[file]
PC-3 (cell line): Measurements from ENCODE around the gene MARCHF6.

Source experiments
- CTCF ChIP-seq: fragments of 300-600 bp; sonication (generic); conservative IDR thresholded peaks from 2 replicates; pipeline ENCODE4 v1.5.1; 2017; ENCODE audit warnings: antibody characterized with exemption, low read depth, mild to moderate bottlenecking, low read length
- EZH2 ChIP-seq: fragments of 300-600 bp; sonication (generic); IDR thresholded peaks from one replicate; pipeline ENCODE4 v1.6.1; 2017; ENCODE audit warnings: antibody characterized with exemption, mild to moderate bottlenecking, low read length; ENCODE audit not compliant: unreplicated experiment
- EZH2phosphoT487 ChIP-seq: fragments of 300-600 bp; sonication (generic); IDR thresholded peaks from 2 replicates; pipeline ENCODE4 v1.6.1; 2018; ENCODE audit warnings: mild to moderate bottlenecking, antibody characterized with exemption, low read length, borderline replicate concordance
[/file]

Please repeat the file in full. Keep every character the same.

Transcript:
PC-3 (cell line): Measurements from ENCODE around the gene MARCHF6.

Source experiments
- CTCF ChIP-seq: fragments of 300-600 bp; sonication (generic); conservative IDR thresholded peaks from 2 replicates; pipeline ENCODE4 v1.5.1; 2017; ENCODE audit warnings: antibody characterized with exemption, low read depth, mild to moderate bottlenecking, low read length
- EZH2 ChIP-seq: fragments of 300-600 bp; sonication (generic); IDR thresholded peaks from one replicate; pipeline ENCODE4 v1.6.1; 2017; ENCODE audit warnings: antibody characterized with exemption, mild to moderate bottlenecking, low read length; ENCODE audit not compliant: unreplicated experiment
- EZH2phosphoT487 ChIP-seq: fragments of 300-600 bp; sonication (generic); IDR thresholded peaks from 2 replicates; pipeline ENCODE4 v1.6.1; 2018; ENCODE audit warnings: mild to moderate bottlenecking, antibody characterized with exemption, low read length, borderline replicate concordance